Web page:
The cat is finally out of the bag. Union Minister Narayan Rane told the G20 meeting on Infrastructure Working Group (IWG) in Pune on January 16 that global recession is likely to hit India after June 2023, largely due to global GDP contraction, and that the government was working on handling it effectively. “This is what I have gathered from the discussion in the meetings of the Union government. The recession is expected to hit India after June,” says Rane.

Notwithstanding months of talk of India becoming the fastest-growing major economy and the fifth-largest economy in the world in 2022 and that it is unlikely to go into recession, the grim realities are finally hitting home. The IMF has already warned of a global recession in 2023, which would impact one-third of countries. While the global recession is a big factor, it would be naive to think that only external factors are responsible for the threat of recession to India. It is as much due to internal factors like import barriers (reduced exports and massive trade deficits); loss of jobs and businesses, distress migration during the pandemic; 'twin shocks' of demonetisation and GST – all of which have hurt the economic fundamentals in recent years.

Worrying economic fundamentals

Is there a threat of India sliding into a recessionary phase, even if for a short while (two-quarters of negative growth constitute a “technical” recession)? In June 2022, Fortune India article “Like the U.S., is India headed towards recession?” warned about such a possibility, citing the signals emanating from multiple economic indicators. It particularly highlighted how despite 8.7% GDP growth in FY22, the average Indian’s income and consumption (demand) – key to economic growth – was below the pre-pandemic FY20 level (when the GDP growth was just 3.7%).

The per capita GDP (income) and per capita PFCE (consumption or demand in the economy) in FY22 were lower by -0.5% and -0.6%, respectively, than in FY20. This was a clear indication of the continuation of the economic slowdown and that the 8.7% GDP growth in FY22 (just 1.5% more than FY20) was a mere statistical mirage. This growth came from a low base effect, after a stiff fall to -6.6% in FY21 – more than double the global average of -3.1%.

The actual average income and consumption of Indians – the real economic base – in FY22 were far worse because the per capita GDP and per capita PFCE data include income and consumption of non-households like general government, corporate and non-corporate entities.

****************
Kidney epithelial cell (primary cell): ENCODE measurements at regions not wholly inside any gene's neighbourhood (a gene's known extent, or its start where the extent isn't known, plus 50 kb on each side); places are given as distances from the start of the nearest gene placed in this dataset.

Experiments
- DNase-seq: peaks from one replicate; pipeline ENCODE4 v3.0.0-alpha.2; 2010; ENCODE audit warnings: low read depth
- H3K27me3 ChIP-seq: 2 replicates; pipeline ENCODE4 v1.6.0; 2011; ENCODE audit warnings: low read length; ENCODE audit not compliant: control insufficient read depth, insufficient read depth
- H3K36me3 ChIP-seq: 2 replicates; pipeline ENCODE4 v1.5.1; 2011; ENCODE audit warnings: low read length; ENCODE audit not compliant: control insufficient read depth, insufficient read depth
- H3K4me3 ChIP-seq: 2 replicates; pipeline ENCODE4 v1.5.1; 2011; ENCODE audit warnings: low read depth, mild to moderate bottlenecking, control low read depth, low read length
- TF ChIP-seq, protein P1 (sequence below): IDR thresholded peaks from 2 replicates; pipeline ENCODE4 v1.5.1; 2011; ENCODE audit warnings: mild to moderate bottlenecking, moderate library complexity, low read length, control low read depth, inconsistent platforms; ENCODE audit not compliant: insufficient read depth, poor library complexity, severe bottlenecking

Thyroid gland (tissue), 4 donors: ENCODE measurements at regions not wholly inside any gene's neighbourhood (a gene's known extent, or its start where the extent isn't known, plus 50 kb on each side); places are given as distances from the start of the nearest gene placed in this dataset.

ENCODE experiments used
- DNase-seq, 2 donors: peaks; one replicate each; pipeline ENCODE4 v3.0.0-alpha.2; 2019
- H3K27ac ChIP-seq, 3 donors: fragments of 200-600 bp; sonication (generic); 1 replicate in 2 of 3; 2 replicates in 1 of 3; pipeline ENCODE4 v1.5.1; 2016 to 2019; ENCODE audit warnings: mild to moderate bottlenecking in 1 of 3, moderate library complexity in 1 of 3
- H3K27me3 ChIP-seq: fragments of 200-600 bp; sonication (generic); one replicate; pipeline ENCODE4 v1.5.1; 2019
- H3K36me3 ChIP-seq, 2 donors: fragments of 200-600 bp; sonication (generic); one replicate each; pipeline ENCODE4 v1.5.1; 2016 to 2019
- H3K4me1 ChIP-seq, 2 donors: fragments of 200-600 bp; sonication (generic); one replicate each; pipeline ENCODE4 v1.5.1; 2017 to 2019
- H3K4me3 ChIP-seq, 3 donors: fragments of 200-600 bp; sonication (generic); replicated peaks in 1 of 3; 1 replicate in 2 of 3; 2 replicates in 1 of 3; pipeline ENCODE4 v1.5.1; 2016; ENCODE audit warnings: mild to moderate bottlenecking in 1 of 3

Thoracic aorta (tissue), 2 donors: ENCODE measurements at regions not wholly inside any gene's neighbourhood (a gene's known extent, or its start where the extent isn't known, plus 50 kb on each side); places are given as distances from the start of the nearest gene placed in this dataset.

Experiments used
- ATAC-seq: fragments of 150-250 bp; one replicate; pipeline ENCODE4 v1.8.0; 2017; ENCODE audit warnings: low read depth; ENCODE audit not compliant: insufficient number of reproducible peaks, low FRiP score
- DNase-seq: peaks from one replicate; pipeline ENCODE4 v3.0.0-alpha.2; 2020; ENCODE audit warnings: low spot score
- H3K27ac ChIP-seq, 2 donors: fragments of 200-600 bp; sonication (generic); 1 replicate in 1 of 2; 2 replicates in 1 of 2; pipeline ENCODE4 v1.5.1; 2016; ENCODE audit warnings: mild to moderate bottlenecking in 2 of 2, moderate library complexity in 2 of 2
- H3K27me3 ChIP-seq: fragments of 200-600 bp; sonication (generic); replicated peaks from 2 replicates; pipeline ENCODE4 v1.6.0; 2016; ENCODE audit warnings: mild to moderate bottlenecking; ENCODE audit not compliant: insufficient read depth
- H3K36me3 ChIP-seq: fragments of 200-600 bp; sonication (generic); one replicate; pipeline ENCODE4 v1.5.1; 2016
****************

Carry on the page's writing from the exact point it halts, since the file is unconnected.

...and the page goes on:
The downward trend in average income and consumption is likely to continue in FY23.

Going by the First Advance Estimate (AE1), the per capita GDP and per capita, PFCE for FY23 would be higher than FY20 by 5.3% and 5.9%, respectively. It also projects GDP growth at 7%. But the AE1 estimations are projections based on the actual data of the first two quarters. Quarterly data are known to be primarily based on formal sector indicators. Since the informal economy contributes about 50% to the GDP, the quarterly data are expected to get the picture wrong.

What does the actual first two quarters’ data (H1 of FY23) reveal?

It shows, the per capita GDP and per capita PFCE in FY23 (by using the population count of 1,383 million provided in the AE1 data) would be just about half (50% and 52%, respectively) that of FY20. In normal circumstances, these can be expected to rise to 100% or more of the FY20 level in the full fiscal. But here is a catch: The GDP growth in H1 of FY23 averaged 9.9% and for H2, it would average 4.1% to meet the AE1’s projection of 7% growth for the full fiscal. If the H2 growth is less than half that of H1, can the per capita GDP and per capita PFCE cross the FY20 level? This may be unlikely.

Quite apparently then, the AE1 for FY23 is an overestimation. The government must have known as three weeks earlier, on December 23, 2022, it turned “subsidised” ration for 62.5% of households or 813.5 million people into a “free” ration.

The long-term trend in the GDP, as a sign of healthy economic growth, has been distressing too. From 8.5% in FY11, it went down to 5.2% in FY12 (2011-12 series, constant prices), before the 2011-12 series was introduced in 2015 and there was a temporary uptick in growth. Growth peaked at 8.3% in FY17 (the demonetisation fiscal) and then progressively fell to 3.7% in the pre-pandemic FY20.